Sunday, August 11, 2013

"This is a lovely place to die."

Tuesday, August 11, 1863, Barnett's Ford, along the Rapidan.

For perhaps the better part of a week, we have been marched many miles through the countryside and none of us have fired a shot in this regiment. The Yankees have probed here and there and we have responded by moving to that threatened spot only to find that either the Yankees have left or they were never there.

On Saturday the first, we were pushed north of Culpeper, on the road to Brandy Station. The Fourteenth got into it for awhile with some Yankee cavalry but the rest of us were unaffected. We rested on Sunday and were roused early on Monday and sent through Culper towards Orange Court House. The day was punishingly hot. Some of the residents of Culpeper met us with buckets and cups of cool, sweet water and we were very much grateful. 

Holton was marching two persons ahead of me in the line of march. As we approached one happy woman and her three daughters, Holton fumbled his feet and knocked over their bucket of water, spilling it all. Mathis, who was right behind him, picked up the bucket and gave Holton a blow to the head with it, while saying some impolite words. Corporal Flynn saw and heard everything and pulled the both of them out of line. Holton was made to fill the now-empty bucket from a nearby well. Mathis was made to apologize to both woman and child. Mathis cut three buttons from his jacket and gave them to the daughters. They seemed quite happy. Mathis pulled guard duty at the hospital tent that night.

Beyond Culpeper, we marched through last year's battlefield of Cedar Run. We encountered many bright skeletons from that battle, forgotten and unattended to. Someday, they need to be buried.  We passed one smiling bleached skull which was looking straight at us. Bill Barton, Junior made a voice as if it were the skull talking to us as we passed. "Where are you going, boys? This is a lovely place to die."Had that come from anyone else, we might have laughed. Coming from Bill, so soon after the loss of Bill, Senior at Gettysburg, no one laughed. Holton, who was behind me now, commented that perhaps Junior was not yet over the loss.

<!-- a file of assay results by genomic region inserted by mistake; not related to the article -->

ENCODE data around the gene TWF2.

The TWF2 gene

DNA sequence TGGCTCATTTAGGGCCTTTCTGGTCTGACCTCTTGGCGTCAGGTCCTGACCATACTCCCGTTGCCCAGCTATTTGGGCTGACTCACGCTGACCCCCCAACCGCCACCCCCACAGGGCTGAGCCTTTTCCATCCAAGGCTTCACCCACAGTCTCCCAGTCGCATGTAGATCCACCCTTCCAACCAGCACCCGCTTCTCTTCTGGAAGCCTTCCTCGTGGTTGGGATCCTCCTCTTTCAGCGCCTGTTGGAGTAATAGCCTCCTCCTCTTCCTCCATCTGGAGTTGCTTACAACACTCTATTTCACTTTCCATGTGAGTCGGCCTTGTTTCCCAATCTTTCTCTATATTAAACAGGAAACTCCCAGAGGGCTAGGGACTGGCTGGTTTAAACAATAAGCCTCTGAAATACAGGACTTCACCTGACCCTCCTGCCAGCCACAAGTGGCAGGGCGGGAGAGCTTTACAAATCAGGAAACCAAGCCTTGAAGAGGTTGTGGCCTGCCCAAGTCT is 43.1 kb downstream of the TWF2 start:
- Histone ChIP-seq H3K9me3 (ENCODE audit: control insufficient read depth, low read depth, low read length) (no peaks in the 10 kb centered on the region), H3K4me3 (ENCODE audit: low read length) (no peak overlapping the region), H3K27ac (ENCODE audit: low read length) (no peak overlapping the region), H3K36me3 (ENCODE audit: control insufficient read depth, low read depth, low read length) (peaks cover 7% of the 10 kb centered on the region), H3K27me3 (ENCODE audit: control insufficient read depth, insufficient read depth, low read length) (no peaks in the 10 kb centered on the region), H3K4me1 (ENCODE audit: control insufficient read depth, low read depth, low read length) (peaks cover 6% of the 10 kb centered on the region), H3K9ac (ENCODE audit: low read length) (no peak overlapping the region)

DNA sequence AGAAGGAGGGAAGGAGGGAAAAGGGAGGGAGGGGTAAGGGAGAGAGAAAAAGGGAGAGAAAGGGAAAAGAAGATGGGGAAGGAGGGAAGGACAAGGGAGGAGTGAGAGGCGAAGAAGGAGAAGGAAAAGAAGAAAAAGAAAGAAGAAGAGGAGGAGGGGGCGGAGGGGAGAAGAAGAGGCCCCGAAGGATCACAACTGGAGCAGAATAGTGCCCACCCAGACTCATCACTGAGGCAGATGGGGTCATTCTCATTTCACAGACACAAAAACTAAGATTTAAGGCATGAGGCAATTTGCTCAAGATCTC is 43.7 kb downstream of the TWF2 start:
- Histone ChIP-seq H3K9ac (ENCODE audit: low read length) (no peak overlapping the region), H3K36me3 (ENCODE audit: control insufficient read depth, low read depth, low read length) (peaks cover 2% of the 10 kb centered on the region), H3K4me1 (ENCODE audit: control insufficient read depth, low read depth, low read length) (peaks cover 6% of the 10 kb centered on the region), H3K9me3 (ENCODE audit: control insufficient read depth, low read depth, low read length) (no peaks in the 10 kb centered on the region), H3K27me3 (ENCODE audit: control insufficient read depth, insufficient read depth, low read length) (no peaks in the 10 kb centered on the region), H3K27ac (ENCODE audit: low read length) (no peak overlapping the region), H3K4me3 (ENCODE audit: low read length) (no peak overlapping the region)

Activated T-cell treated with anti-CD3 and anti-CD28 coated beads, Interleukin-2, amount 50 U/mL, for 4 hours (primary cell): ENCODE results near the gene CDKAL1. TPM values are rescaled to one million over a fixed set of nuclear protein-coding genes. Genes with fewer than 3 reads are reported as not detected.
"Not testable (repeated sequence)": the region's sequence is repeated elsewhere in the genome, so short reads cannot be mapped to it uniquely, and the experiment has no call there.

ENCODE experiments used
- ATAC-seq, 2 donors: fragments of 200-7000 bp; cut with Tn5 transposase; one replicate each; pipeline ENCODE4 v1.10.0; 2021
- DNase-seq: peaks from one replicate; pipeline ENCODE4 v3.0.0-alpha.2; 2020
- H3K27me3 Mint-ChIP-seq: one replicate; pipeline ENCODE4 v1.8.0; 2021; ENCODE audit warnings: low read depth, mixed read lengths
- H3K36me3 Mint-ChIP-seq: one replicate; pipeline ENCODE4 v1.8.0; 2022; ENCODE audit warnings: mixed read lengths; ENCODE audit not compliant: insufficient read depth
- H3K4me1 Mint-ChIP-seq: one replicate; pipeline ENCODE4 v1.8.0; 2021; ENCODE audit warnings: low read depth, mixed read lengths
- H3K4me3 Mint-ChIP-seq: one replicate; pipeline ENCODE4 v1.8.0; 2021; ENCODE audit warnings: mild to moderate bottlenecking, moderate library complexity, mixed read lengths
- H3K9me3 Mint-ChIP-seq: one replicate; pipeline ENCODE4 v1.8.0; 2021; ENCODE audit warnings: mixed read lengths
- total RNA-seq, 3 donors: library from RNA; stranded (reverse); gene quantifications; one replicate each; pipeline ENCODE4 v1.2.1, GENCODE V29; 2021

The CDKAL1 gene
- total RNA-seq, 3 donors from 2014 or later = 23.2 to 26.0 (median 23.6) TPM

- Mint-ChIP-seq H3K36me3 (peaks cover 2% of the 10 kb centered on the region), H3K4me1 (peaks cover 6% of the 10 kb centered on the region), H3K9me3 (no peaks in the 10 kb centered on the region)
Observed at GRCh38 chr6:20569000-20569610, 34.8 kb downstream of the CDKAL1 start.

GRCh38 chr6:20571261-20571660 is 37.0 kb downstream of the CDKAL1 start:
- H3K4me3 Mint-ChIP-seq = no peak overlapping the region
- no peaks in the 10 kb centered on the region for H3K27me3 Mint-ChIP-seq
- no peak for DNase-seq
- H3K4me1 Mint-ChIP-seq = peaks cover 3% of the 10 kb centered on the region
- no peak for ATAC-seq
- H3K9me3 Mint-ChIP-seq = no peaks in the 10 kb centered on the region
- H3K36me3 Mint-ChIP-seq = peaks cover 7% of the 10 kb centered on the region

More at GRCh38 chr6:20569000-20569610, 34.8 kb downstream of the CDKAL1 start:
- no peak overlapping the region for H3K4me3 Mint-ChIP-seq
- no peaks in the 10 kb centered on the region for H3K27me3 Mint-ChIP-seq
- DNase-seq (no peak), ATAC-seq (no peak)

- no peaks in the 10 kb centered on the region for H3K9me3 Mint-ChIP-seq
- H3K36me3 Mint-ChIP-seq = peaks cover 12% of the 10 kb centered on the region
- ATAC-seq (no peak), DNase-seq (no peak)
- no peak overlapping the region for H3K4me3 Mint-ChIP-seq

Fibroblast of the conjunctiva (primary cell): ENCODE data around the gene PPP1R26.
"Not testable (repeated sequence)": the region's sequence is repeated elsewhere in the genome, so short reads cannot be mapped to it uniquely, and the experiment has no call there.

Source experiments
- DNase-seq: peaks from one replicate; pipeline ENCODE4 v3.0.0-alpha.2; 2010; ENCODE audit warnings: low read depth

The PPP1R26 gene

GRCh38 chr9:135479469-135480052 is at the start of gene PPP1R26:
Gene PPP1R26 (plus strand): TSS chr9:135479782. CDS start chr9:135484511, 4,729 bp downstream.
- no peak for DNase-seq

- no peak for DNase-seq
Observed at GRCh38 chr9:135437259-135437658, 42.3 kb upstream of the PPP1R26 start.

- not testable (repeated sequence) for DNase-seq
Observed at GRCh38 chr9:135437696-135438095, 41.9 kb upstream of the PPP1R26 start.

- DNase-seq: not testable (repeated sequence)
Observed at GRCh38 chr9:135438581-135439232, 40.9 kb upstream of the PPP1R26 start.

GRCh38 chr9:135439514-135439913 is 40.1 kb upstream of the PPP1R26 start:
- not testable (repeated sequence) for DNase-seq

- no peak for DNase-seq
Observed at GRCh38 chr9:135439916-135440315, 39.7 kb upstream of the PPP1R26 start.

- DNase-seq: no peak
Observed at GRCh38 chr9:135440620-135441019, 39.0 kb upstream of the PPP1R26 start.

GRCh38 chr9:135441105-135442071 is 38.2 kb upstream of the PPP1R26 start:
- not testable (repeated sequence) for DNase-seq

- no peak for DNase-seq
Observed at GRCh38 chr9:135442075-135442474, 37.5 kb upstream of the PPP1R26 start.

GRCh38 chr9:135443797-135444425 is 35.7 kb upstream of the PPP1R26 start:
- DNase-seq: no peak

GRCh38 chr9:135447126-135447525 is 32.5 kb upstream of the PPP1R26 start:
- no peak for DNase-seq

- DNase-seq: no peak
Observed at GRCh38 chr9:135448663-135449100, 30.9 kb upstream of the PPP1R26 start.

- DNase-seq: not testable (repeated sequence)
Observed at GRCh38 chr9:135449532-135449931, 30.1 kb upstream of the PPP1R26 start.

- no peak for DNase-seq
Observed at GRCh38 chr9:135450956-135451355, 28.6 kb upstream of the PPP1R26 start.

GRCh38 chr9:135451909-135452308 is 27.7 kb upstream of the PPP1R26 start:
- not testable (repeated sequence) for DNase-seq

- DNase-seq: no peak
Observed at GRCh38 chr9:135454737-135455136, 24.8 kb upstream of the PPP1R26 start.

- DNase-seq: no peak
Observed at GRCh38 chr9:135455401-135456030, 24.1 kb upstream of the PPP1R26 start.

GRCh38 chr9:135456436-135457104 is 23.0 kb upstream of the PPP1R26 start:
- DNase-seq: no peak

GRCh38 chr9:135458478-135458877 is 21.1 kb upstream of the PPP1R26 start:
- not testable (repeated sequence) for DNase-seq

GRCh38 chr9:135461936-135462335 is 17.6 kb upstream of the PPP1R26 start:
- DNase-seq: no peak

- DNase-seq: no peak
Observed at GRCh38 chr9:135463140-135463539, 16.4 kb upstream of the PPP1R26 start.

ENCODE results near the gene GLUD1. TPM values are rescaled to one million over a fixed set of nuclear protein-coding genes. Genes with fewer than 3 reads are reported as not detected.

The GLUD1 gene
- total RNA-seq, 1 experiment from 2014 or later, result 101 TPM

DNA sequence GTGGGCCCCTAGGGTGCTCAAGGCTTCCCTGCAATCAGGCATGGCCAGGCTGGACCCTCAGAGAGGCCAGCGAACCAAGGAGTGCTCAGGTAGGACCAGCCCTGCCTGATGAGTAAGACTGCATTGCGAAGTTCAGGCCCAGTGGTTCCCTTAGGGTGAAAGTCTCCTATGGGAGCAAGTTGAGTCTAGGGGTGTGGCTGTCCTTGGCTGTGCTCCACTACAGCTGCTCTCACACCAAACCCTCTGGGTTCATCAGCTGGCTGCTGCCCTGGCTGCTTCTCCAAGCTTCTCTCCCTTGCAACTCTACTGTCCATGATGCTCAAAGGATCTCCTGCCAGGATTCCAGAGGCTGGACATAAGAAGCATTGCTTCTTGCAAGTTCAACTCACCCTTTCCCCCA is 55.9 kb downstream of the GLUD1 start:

The next day, which was Tuesday, we marched to a point not quite at the Rapidan. On the next day, we crossed said Rapidan at Barnett's Ford and went into camp only a mile from Orange Court House and we are still here, encamped in a wonderful grove of shady oaks. A crow flying overhead can find us by all the canvas we are under. This brigade has been blessed, having acquired a large number of Yankee flies. Every company in every regiment has these flies, nicely aligned in rows forming company streets. We look so military.

A round of thanks must go to Lieutenant Rallings who missed the march to Gettysburg. During the time that he remained behind, many packages and bundles were recieved for distrubution to the troops. The lieutenant took all those that were allocated to this company plus some stores from our own government quartermaster and would not let the contents be handed out to others who were absent from Gettysburg. Upon our return, the lieutenant, who had been promoted to a first lieutenancy, allowed the presents to be opened and given out. We heartily cheered him three times three.